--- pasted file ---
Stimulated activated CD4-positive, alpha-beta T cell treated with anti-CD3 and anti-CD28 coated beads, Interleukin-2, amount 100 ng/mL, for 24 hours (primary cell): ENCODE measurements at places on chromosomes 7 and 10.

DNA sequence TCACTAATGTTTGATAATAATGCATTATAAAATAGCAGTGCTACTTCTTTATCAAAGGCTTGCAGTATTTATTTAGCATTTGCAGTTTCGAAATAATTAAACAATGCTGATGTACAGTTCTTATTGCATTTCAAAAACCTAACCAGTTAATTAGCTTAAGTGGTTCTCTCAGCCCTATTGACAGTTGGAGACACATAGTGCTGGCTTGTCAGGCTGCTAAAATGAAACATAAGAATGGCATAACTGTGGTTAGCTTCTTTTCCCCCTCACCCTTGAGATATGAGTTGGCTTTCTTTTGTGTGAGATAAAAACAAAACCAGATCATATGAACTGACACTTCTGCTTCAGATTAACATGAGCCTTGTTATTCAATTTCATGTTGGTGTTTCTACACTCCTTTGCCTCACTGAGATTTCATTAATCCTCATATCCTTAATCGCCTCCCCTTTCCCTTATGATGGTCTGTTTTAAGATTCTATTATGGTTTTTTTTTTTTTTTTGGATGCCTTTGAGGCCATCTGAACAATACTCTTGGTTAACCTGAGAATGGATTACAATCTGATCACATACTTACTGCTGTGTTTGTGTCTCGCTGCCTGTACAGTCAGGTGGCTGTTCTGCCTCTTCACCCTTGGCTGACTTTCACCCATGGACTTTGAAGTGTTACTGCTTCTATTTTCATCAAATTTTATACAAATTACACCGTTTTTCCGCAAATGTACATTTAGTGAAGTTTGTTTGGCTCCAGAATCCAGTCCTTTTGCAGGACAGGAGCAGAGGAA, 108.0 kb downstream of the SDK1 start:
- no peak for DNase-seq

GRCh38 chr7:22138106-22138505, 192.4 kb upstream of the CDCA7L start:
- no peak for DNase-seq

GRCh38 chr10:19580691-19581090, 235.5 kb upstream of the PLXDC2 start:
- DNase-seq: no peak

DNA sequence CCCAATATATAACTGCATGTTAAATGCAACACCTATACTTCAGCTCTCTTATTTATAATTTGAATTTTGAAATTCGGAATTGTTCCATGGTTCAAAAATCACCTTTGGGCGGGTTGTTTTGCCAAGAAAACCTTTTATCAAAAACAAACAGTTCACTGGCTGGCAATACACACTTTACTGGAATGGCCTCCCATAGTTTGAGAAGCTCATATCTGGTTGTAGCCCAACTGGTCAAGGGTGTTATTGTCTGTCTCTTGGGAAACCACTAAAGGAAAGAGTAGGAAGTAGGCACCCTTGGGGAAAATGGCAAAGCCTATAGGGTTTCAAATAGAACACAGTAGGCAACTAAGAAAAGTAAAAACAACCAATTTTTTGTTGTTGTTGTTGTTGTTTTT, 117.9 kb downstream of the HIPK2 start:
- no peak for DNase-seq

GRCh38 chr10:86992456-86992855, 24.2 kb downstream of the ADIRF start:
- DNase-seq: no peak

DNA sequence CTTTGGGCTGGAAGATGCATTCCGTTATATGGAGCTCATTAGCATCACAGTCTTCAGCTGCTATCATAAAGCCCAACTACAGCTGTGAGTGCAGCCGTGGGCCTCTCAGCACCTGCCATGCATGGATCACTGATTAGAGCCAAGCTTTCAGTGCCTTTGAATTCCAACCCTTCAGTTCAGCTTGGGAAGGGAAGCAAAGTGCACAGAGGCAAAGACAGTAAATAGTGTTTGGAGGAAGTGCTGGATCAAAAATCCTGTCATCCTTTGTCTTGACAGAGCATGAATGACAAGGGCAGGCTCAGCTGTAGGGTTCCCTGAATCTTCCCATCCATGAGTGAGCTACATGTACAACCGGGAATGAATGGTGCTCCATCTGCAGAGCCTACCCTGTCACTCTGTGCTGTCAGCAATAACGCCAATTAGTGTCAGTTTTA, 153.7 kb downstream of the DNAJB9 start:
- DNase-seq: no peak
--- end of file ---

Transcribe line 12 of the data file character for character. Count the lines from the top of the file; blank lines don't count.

DNA sequence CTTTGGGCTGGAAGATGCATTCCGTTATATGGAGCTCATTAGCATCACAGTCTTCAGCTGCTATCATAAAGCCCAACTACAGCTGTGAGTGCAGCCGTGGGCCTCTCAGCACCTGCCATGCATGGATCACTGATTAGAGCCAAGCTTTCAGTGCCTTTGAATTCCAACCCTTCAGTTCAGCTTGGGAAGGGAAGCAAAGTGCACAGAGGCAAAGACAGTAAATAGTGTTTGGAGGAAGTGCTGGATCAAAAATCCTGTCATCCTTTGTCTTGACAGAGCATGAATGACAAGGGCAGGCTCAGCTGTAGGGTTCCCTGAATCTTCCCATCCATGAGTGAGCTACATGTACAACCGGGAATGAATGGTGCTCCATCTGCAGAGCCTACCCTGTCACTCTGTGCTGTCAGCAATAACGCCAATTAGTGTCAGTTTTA, 153.7 kb downstream of the DNAJB9 start: